Oahspe Study


Stories of the Flood (the Deluge) Part I






Flood Stories from Around the World ~ Oahspe confirms the reality of a Flood or Deluge --- it was the submergence of a great continent in the Pacific Ocean some 25,000 years ago. It was in this continent, Pan (signifying earth), that the development and culture of man had been concentrated for more than 50,000 years.








The mythologized story of the Deluge/Flood is not unique to the Ezra Bible (Old Testament) --- ancient Babylonian texts, older than the Ezra Bible share the same story, and similar myths are found the world over. Dozens of these traditional stories of the Flood have been collected and Summarized by Mark Issak. Many of these stories were known only among the ethnic groups handed down from their predecessors, collected and published only after Oahspe was written. Many details in these stories not found in the Judeo/Christian Noah story confirm that various scattered groups of mankind kept alive different elements of the events of the flood in their stories, confirming that Oahspe has revealed much that was unknown at the time of its publication in 1882.




Common Themes:


       Certain people were told to build boats beforehand, those who did not build perished

       Five people or tribes, very few survivors

       Waters receding and birds being set free to find land

       Constellations of Stars and Mountains as refuge

       Waters from below and above


       Fire-water from heaven

       Water from hole in heaven

       A common language

       The first foods



Often common story details demonstrate connections to regions from which they originate from. It is interesting, and certainly confirms Oahspe's account, that around the Asian Pacific Rim many of the stories have earthquakes and waters of the ocean rising or land sinking and mountains as refuge, often lacking any details of boats. Below are some examples of Pacific Island and Rim tales.



|| Tahiti, Pacific Islands: The Supreme God was angry and dragged the earth through the sea. By a happy chance, the island of Tahiti broke off and was preserved. ||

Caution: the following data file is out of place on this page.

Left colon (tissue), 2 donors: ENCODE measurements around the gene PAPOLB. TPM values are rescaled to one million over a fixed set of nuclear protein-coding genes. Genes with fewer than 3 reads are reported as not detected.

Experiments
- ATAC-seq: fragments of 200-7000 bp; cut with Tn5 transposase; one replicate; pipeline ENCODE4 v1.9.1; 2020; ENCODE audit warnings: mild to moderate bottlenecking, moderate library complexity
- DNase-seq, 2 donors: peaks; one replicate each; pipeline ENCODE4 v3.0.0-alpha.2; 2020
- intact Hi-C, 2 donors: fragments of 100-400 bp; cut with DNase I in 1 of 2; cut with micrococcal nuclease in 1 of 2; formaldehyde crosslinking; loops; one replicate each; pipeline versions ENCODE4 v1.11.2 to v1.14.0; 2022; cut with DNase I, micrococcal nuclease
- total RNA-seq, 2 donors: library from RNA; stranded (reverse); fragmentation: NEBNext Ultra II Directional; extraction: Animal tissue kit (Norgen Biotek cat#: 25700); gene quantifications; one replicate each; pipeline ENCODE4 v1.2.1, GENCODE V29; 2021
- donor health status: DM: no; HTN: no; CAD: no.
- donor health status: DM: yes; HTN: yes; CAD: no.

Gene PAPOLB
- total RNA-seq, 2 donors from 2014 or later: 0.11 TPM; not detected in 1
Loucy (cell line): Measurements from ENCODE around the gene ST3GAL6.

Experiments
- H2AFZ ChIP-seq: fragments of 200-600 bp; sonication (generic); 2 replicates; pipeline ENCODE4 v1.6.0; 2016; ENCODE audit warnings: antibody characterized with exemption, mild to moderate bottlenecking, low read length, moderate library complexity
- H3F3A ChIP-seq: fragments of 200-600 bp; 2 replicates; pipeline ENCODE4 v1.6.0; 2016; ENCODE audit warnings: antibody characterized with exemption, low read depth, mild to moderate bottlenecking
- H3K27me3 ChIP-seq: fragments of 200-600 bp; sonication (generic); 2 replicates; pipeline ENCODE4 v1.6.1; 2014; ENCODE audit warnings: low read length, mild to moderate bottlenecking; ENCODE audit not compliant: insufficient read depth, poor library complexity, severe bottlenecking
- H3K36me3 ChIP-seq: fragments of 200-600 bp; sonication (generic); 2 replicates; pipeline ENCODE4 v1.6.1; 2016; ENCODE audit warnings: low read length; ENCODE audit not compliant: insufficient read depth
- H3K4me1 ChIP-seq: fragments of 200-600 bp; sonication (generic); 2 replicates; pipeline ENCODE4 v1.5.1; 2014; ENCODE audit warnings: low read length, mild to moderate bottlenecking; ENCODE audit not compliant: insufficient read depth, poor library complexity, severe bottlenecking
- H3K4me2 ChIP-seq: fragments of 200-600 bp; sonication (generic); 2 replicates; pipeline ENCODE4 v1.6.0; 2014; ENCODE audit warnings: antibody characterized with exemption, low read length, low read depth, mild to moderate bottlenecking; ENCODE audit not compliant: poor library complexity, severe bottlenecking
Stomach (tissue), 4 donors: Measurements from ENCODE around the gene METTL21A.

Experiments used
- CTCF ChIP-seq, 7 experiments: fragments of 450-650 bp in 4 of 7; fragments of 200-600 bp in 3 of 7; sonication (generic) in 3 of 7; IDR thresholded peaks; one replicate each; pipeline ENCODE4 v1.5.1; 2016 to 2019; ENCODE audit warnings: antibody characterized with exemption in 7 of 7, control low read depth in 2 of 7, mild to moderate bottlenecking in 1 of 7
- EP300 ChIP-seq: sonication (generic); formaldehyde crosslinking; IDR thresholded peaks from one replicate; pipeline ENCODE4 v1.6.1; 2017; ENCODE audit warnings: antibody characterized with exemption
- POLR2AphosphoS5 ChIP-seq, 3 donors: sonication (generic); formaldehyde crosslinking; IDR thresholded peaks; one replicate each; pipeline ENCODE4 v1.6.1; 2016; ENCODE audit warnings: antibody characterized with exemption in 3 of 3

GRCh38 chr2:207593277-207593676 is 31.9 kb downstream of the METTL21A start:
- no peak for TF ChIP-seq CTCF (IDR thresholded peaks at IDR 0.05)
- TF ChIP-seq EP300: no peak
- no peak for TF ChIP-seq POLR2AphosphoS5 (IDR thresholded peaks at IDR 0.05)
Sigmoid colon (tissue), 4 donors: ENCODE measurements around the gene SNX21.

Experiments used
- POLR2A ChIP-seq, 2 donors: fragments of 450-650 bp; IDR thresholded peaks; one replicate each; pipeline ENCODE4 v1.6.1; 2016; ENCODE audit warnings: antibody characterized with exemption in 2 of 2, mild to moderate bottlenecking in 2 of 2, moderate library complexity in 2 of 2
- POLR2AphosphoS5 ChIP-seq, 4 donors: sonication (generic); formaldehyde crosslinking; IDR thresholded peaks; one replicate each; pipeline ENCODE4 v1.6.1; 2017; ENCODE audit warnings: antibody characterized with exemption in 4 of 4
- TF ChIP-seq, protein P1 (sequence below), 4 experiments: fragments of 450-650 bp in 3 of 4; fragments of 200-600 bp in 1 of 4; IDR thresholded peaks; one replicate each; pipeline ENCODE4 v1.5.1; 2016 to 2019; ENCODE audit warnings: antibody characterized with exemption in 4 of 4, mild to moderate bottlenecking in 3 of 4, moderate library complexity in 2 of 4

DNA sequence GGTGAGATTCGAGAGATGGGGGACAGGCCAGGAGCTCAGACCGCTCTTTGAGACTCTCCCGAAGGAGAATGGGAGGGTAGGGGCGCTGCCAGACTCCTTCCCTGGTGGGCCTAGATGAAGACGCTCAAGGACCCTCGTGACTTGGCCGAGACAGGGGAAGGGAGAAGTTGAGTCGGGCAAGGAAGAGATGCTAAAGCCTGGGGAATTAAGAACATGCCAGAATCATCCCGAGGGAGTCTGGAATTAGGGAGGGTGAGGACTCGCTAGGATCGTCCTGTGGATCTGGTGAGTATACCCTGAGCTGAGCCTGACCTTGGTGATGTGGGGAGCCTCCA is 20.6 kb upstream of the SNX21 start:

|| Hawaii: All the land was once overflowed by the sea, except for the peak of Mauna Kea, where two humans survived. The event is called kai a Kahinarii (sea of Kahinarii). There was no ship involved. ||


|| In the earliest times in Hawaii, there was no sea, nor even fresh water. Pele came to Hawaii .....At Kanaloa she poured the sea from her head. It rose until it covered the high ground, leaving only a few mountains not entirely submerged. She later caused it to recede to what we see today. This sea was named after the mother of Pele, Kahinalii..... ||


|| Batak (Sumatra): The earth once rested on the three horns of the giant snake Naga Padoha, who grew tired of its burden and shook it off into the sea...... ||


|| Nias (an island west of Sumatra): The mountains quarrelled over which of them was the highest. In vexation, their great ancestor Baluga Luomewona caused the oceans to rise by throwing into a sea a comb which became a giant crab which stopped up the ocean's outlet sluices. The water rose to cover all but the tops of two or three mountains. The people who had escaped to these mountains with their cattle survived..... ||


|| Rotti (southwest of Timor): In former times, the sea flooded the earth and destroyed all plants and animals; only the peak of Lakimola remained above water. A man, with his wife and children, took refuge there..... ||